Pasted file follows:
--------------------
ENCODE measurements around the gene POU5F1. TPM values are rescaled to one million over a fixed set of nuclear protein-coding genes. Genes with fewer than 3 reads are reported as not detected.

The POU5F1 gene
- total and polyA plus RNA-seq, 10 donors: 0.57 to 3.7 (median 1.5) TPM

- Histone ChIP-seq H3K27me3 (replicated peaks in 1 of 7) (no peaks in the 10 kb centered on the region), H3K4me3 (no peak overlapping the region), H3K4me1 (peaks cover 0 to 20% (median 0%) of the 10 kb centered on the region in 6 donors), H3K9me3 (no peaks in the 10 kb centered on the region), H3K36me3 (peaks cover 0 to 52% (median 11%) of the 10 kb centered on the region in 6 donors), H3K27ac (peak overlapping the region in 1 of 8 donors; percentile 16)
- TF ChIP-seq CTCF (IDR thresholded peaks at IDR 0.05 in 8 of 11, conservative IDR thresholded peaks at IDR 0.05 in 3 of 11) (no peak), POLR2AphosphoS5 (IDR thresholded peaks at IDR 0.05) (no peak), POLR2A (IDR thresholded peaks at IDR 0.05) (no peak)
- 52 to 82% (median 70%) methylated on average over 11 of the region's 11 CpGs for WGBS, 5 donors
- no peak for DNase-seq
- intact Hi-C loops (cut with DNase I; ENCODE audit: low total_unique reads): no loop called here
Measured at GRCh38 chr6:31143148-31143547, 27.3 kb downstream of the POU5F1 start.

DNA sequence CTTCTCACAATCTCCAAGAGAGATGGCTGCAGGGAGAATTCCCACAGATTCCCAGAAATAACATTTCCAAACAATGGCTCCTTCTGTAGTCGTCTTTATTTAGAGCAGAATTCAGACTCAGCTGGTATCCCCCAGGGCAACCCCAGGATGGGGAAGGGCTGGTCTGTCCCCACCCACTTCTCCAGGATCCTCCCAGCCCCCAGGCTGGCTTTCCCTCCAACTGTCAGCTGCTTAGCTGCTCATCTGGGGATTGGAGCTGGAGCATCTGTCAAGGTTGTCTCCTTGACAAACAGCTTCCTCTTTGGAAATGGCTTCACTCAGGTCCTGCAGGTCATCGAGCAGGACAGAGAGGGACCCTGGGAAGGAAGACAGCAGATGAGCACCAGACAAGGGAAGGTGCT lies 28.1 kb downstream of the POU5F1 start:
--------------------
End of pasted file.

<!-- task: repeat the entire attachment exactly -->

ENCODE measurements around the gene POU5F1. TPM values are rescaled to one million over a fixed set of nuclear protein-coding genes. Genes with fewer than 3 reads are reported as not detected.

The POU5F1 gene
- total and polyA plus RNA-seq, 10 donors: 0.57 to 3.7 (median 1.5) TPM

- Histone ChIP-seq H3K27me3 (replicated peaks in 1 of 7) (no peaks in the 10 kb centered on the region), H3K4me3 (no peak overlapping the region), H3K4me1 (peaks cover 0 to 20% (median 0%) of the 10 kb centered on the region in 6 donors), H3K9me3 (no peaks in the 10 kb centered on the region), H3K36me3 (peaks cover 0 to 52% (median 11%) of the 10 kb centered on the region in 6 donors), H3K27ac (peak overlapping the region in 1 of 8 donors; percentile 16)
- TF ChIP-seq CTCF (IDR thresholded peaks at IDR 0.05 in 8 of 11, conservative IDR thresholded peaks at IDR 0.05 in 3 of 11) (no peak), POLR2AphosphoS5 (IDR thresholded peaks at IDR 0.05) (no peak), POLR2A (IDR thresholded peaks at IDR 0.05) (no peak)
- 52 to 82% (median 70%) methylated on average over 11 of the region's 11 CpGs for WGBS, 5 donors
- no peak for DNase-seq
- intact Hi-C loops (cut with DNase I; ENCODE audit: low total_unique reads): no loop called here
Measured at GRCh38 chr6:31143148-31143547, 27.3 kb downstream of the POU5F1 start.

DNA sequence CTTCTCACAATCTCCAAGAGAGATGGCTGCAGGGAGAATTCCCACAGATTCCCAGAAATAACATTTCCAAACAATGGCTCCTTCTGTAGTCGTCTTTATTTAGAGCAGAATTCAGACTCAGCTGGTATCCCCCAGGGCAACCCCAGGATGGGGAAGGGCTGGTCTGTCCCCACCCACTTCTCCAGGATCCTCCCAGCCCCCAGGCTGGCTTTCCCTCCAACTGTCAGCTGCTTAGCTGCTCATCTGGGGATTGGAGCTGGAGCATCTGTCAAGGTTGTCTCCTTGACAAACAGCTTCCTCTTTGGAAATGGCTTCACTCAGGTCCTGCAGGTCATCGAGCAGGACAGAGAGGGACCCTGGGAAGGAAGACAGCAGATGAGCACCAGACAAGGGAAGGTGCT lies 28.1 kb downstream of the POU5F1 start: